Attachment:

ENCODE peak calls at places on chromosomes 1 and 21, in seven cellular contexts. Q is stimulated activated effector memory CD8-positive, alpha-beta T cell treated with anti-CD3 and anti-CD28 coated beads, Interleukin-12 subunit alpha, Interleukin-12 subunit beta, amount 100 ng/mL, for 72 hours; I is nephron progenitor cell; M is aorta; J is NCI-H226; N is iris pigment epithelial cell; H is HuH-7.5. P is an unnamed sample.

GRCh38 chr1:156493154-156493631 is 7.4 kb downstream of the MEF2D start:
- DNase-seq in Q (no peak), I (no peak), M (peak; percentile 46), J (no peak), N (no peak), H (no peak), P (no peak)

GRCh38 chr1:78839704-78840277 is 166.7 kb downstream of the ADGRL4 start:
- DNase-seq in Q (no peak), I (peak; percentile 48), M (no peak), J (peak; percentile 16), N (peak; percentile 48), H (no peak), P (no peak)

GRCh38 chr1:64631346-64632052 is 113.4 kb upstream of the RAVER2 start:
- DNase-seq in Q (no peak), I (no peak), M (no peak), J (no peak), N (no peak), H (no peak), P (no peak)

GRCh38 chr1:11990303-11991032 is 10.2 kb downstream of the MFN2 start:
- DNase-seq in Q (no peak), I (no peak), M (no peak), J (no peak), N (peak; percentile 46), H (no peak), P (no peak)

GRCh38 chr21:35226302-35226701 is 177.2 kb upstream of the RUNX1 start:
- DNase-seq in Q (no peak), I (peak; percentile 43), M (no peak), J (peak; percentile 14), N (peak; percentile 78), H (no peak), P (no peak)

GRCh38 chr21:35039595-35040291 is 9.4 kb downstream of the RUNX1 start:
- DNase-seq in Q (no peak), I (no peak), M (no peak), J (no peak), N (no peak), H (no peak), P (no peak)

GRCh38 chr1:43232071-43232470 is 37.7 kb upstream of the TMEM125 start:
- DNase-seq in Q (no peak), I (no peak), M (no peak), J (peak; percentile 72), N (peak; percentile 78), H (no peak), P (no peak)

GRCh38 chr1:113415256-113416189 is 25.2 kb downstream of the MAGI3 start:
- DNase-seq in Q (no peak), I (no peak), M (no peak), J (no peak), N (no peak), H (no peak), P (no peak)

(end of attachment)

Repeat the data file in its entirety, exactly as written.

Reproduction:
ENCODE peak calls at places on chromosomes 1 and 21, in seven cellular contexts. Q is stimulated activated effector memory CD8-positive, alpha-beta T cell treated with anti-CD3 and anti-CD28 coated beads, Interleukin-12 subunit alpha, Interleukin-12 subunit beta, amount 100 ng/mL, for 72 hours; I is nephron progenitor cell; M is aorta; J is NCI-H226; N is iris pigment epithelial cell; H is HuH-7.5. P is an unnamed sample.

GRCh38 chr1:156493154-156493631 is 7.4 kb downstream of the MEF2D start:
- DNase-seq in Q (no peak), I (no peak), M (peak; percentile 46), J (no peak), N (no peak), H (no peak), P (no peak)

GRCh38 chr1:78839704-78840277 is 166.7 kb downstream of the ADGRL4 start:
- DNase-seq in Q (no peak), I (peak; percentile 48), M (no peak), J (peak; percentile 16), N (peak; percentile 48), H (no peak), P (no peak)

GRCh38 chr1:64631346-64632052 is 113.4 kb upstream of the RAVER2 start:
- DNase-seq in Q (no peak), I (no peak), M (no peak), J (no peak), N (no peak), H (no peak), P (no peak)

GRCh38 chr1:11990303-11991032 is 10.2 kb downstream of the MFN2 start:
- DNase-seq in Q (no peak), I (no peak), M (no peak), J (no peak), N (peak; percentile 46), H (no peak), P (no peak)

GRCh38 chr21:35226302-35226701 is 177.2 kb upstream of the RUNX1 start:
- DNase-seq in Q (no peak), I (peak; percentile 43), M (no peak), J (peak; percentile 14), N (peak; percentile 78), H (no peak), P (no peak)

GRCh38 chr21:35039595-35040291 is 9.4 kb downstream of the RUNX1 start:
- DNase-seq in Q (no peak), I (no peak), M (no peak), J (no peak), N (no peak), H (no peak), P (no peak)

GRCh38 chr1:43232071-43232470 is 37.7 kb upstream of the TMEM125 start:
- DNase-seq in Q (no peak), I (no peak), M (no peak), J (peak; percentile 72), N (peak; percentile 78), H (no peak), P (no peak)

GRCh38 chr1:113415256-113416189 is 25.2 kb downstream of the MAGI3 start:
- DNase-seq in Q (no peak), I (no peak), M (no peak), J (no peak), N (no peak), H (no peak), P (no peak)